Roasted Cabbage

Cruciferous vegetables – cabbage, kale, broccoli, cauliflower, and Brussel sprouts – don’t top many favorite foods lists, since they have strong flavors that are often bitter.  However, they are nutrition powerhouses – full of fiber, vitamins A and K, folate, potassium, and antioxidants.  Cruciferous veggies may even have anticancer effects.

I have found that a great way to overcome the bitter taste of many of these veggies is to roast them.  Roasting brings out the natural sugars in the vegetables, making them sweeter.  It also adds caramelization and a crispness, providing more flavor and texture.  Another bonus:  it is super easy.  Throw the veggies on a pan, put them in the oven, and come back in awhile.

I honestly dreaded St. Patrick’s Day as a kid because I knew my mom was going to make cabbage.  She always just put the cabbage in the crockpot with the corned beef.  Not my thing.  This year, I overcame all those bad memories and made this roasted cabbage.  So delicious – I even had seconds.

Roasted Cabbage (serves 4)

IMG_4979label

1 large head of cabbage
cooking spray
1/4 teaspoon salt
1/2 teaspoon sugar
1/4 teaspoon black pepper (to taste)

1. Preheat oven to 400 degrees. Line a baking sheet with aluminum foil.

2. Cut cabbage into quarters, with part of the core in each quarter. Cut each quarter into 4 slices or wedges. Try to keep some of the core in each wedge.

3. Arrange cabbage on baking sheet. Lightly spray with cooking spray. Flip over. Lightly spray again with cooking spray. Sprinkle with salt, sugar, and black pepper.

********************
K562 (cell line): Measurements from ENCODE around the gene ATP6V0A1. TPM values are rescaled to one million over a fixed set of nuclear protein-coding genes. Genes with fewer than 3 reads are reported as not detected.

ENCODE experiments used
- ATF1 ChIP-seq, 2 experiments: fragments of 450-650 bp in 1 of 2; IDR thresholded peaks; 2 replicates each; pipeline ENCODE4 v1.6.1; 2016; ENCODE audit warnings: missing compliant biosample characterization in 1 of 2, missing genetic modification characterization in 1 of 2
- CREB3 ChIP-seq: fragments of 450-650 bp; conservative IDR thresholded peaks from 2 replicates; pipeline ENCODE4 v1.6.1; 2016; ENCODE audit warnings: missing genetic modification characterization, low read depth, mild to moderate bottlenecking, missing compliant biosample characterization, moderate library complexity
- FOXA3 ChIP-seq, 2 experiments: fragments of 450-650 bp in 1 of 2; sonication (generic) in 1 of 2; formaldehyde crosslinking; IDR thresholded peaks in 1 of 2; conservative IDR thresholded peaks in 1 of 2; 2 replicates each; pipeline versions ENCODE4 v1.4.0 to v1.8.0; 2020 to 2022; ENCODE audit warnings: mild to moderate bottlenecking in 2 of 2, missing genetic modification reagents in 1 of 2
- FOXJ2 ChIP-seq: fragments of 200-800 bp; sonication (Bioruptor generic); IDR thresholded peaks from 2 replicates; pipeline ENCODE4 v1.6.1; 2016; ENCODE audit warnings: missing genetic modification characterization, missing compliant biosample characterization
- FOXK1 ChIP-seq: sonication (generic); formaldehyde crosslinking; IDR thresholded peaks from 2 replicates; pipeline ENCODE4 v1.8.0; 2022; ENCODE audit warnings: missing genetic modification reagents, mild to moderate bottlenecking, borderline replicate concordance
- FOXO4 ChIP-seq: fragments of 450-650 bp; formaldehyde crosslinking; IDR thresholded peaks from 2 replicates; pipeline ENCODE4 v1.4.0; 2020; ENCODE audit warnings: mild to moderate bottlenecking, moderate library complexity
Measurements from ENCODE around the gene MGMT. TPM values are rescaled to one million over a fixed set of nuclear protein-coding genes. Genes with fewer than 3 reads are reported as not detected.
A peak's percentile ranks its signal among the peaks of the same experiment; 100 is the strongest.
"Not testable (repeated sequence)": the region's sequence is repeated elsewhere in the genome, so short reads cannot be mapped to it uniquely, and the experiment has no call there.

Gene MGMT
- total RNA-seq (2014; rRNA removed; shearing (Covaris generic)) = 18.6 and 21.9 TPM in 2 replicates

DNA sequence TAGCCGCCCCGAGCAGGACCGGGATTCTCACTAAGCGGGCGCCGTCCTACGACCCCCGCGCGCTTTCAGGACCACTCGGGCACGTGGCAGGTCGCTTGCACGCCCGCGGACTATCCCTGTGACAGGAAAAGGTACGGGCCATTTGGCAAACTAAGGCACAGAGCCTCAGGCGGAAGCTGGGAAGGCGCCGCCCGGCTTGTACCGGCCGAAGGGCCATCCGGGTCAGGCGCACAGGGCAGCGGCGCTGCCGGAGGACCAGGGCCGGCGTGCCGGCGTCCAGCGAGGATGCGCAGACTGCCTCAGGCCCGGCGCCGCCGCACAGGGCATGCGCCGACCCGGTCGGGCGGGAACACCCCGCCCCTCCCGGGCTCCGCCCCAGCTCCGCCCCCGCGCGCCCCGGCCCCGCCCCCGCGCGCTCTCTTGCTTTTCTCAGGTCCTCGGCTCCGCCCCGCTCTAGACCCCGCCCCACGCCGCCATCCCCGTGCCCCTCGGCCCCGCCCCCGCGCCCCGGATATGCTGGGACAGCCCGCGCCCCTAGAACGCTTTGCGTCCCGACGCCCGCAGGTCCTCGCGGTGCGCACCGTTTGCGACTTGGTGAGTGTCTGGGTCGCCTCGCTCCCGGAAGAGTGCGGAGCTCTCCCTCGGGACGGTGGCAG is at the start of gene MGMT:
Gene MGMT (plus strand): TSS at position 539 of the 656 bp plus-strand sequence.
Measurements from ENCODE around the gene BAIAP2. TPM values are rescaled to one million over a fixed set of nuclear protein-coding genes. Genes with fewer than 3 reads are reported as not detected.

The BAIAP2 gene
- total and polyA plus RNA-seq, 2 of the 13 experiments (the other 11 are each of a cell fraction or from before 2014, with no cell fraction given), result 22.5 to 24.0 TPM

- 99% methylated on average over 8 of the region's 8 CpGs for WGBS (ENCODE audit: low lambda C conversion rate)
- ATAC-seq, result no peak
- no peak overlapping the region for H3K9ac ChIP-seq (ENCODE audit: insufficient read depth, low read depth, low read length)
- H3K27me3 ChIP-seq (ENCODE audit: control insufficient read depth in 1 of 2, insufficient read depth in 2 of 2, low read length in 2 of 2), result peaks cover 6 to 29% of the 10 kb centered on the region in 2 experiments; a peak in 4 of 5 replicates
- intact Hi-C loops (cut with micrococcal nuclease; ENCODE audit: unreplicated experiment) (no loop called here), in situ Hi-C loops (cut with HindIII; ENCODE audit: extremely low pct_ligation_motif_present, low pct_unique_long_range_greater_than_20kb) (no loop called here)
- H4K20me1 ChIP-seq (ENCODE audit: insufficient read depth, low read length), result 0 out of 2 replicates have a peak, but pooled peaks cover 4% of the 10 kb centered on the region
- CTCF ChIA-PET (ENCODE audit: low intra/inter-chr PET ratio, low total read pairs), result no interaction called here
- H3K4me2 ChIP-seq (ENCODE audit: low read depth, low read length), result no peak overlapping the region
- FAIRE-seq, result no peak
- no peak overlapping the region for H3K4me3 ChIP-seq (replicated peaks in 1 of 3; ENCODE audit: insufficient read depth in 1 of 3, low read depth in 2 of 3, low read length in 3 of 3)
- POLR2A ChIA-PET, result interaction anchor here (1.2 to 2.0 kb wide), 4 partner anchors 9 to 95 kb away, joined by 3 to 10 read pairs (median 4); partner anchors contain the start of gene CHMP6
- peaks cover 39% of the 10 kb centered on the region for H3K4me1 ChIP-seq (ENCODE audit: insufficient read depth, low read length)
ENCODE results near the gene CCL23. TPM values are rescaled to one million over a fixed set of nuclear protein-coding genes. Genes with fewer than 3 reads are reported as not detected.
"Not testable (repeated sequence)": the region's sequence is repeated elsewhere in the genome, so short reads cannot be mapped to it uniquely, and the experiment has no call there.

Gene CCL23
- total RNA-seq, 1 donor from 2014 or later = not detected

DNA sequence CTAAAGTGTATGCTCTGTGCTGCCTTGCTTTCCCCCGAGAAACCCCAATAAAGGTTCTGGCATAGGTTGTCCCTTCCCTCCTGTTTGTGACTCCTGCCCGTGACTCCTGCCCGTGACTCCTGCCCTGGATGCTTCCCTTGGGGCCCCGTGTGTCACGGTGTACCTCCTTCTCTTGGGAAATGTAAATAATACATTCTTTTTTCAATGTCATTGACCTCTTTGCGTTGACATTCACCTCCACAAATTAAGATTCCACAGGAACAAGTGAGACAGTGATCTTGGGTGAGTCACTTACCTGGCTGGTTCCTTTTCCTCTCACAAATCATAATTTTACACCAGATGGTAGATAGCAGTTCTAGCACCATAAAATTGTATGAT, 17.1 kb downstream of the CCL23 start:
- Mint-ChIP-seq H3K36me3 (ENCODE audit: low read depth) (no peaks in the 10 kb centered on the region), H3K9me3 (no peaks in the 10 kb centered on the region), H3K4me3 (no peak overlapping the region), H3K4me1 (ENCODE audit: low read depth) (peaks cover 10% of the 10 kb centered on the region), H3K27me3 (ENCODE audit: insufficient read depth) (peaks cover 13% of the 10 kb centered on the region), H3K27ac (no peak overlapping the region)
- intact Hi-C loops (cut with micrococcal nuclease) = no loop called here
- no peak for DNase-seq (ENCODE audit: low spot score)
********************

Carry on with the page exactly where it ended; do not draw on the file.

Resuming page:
4. Roast in 400 degree oven for about 20 minutes, flipping about halfway through.

Nutritional Information (Amount per serving):

Calories: 86
Protein: 4 g
Fat: 1 g
Saturated Fat: 0 g
Cholesterol: 0 mg
Carbohydrate: 19 g
Fiber: 8 g
Sodium: 202 mg

Recipe Notes: This is a lot of cabbage for 4 people.  I didn’t end up with a bit of core in every piece for mine.  It still works if you can’t leave some core in each piece, but is a little harder to flip and to serve. The core may still be tough after it is cooked, so you don’t have to eat it.  If you are opposed to cooking spray, you could use olive or canola oil, but try to keep it to one tablespoon or less.  I had my pan on the bottom rack of the oven for the first 10 minutes, and I got great caramelization.  I moved it up for the second half of cooking, and I thought that worked well to finish cooking it through without burning.  If you want more caramelization, leave it lower in the oven, but keep an eye out for burning.

I served this with corned beef, roasted potatoes, and carrots.  I think it would also go well with fish or pork, especially dishes with Asian-inspired sauces.  I have also used this technique (minus the sugar) for broccoli and cauliflower with good results.

Source: adapted from Cook’s Illustrated

Low iodine adjustment:  Use non-iodized salt.

Advertisements

2 Comments

Filed under Nutrition, Recipes

2 responses to “Roasted Cabbage

  1. I love these veggies – just love strong flavors, I guess. But I just learned to like sardines this week – one of those foods with bad memories for me as a kid.

  2. Pingback: Tangy Braised Cabbage and Asian Cabbage | Food for Thought RD

Leave a Reply

Fill in your details below or click an icon to log in:

WordPress.com Logo

You are commenting using your WordPress.com account. Log Out / Change )

Twitter picture

You are commenting using your Twitter account. Log Out / Change )

Facebook photo

You are commenting using your Facebook account. Log Out / Change )

Google+ photo

You are commenting using your Google+ account. Log Out / Change )

Connecting to %s